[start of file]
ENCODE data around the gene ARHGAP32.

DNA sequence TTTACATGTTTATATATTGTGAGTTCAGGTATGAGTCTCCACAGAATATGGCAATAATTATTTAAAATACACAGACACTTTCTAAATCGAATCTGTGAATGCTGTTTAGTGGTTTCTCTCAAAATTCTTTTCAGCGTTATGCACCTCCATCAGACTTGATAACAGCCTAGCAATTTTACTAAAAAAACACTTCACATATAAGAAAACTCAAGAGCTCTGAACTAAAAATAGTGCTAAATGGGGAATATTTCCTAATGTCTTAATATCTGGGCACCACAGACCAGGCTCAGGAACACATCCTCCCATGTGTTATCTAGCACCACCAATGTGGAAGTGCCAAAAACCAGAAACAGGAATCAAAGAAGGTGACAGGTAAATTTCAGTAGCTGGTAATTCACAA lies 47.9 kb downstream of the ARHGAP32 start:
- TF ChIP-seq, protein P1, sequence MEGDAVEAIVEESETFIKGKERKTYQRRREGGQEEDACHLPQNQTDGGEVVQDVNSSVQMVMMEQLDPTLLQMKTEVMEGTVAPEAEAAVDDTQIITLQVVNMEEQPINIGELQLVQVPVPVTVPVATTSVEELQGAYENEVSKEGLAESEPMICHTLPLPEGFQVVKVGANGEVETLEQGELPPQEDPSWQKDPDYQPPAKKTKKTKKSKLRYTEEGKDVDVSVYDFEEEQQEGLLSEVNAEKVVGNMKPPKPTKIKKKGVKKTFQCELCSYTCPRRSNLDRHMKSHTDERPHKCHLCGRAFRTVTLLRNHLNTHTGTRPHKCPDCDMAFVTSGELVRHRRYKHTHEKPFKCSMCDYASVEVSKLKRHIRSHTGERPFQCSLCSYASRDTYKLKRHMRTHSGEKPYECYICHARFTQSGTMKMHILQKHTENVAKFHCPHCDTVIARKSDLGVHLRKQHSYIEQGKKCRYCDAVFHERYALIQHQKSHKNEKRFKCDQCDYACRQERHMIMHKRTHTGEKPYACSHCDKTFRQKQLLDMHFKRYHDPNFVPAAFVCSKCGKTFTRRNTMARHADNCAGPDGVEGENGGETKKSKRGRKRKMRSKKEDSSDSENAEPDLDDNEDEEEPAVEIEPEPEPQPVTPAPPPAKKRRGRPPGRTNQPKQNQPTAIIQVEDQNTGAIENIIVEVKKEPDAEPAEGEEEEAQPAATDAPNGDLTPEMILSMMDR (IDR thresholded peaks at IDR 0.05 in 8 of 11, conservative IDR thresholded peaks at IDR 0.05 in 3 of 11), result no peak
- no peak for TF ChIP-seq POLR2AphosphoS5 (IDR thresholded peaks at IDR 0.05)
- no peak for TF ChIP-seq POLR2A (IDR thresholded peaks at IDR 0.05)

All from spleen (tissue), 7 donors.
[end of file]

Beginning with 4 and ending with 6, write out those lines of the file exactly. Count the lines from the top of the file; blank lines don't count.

- no peak for TF ChIP-seq POLR2AphosphoS5 (IDR thresholded peaks at IDR 0.05)
- no peak for TF ChIP-seq POLR2A (IDR thresholded peaks at IDR 0.05)

All from spleen (tissue), 7 donors.